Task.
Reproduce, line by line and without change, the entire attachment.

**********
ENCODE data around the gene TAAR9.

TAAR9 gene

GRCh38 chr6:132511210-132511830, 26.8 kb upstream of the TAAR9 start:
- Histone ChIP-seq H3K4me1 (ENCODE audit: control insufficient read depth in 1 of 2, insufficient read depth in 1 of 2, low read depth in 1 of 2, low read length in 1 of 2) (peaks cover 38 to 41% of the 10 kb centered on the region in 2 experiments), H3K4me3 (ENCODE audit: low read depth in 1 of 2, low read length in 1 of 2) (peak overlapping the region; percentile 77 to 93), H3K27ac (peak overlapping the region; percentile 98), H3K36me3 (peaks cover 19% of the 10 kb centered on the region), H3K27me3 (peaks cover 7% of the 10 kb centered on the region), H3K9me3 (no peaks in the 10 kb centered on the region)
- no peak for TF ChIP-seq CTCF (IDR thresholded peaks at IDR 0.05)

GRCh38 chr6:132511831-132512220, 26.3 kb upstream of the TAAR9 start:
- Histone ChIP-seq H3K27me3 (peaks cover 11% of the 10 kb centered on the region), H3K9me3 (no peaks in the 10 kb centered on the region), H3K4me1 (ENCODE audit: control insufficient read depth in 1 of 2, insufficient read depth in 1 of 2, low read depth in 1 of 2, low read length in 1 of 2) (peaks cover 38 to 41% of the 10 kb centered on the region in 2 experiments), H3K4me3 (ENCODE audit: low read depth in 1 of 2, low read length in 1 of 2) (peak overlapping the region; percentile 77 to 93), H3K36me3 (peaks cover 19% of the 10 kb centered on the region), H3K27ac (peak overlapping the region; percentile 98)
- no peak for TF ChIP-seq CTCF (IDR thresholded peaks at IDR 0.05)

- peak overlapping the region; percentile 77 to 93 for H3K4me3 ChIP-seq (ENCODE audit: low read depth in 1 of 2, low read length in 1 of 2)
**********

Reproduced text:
ENCODE data around the gene TAAR9.

TAAR9 gene

GRCh38 chr6:132511210-132511830, 26.8 kb upstream of the TAAR9 start:
- Histone ChIP-seq H3K4me1 (ENCODE audit: control insufficient read depth in 1 of 2, insufficient read depth in 1 of 2, low read depth in 1 of 2, low read length in 1 of 2) (peaks cover 38 to 41% of the 10 kb centered on the region in 2 experiments), H3K4me3 (ENCODE audit: low read depth in 1 of 2, low read length in 1 of 2) (peak overlapping the region; percentile 77 to 93), H3K27ac (peak overlapping the region; percentile 98), H3K36me3 (peaks cover 19% of the 10 kb centered on the region), H3K27me3 (peaks cover 7% of the 10 kb centered on the region), H3K9me3 (no peaks in the 10 kb centered on the region)
- no peak for TF ChIP-seq CTCF (IDR thresholded peaks at IDR 0.05)

GRCh38 chr6:132511831-132512220, 26.3 kb upstream of the TAAR9 start:
- Histone ChIP-seq H3K27me3 (peaks cover 11% of the 10 kb centered on the region), H3K9me3 (no peaks in the 10 kb centered on the region), H3K4me1 (ENCODE audit: control insufficient read depth in 1 of 2, insufficient read depth in 1 of 2, low read depth in 1 of 2, low read length in 1 of 2) (peaks cover 38 to 41% of the 10 kb centered on the region in 2 experiments), H3K4me3 (ENCODE audit: low read depth in 1 of 2, low read length in 1 of 2) (peak overlapping the region; percentile 77 to 93), H3K36me3 (peaks cover 19% of the 10 kb centered on the region), H3K27ac (peak overlapping the region; percentile 98)
- no peak for TF ChIP-seq CTCF (IDR thresholded peaks at IDR 0.05)

- peak overlapping the region; percentile 77 to 93 for H3K4me3 ChIP-seq (ENCODE audit: low read depth in 1 of 2, low read length in 1 of 2)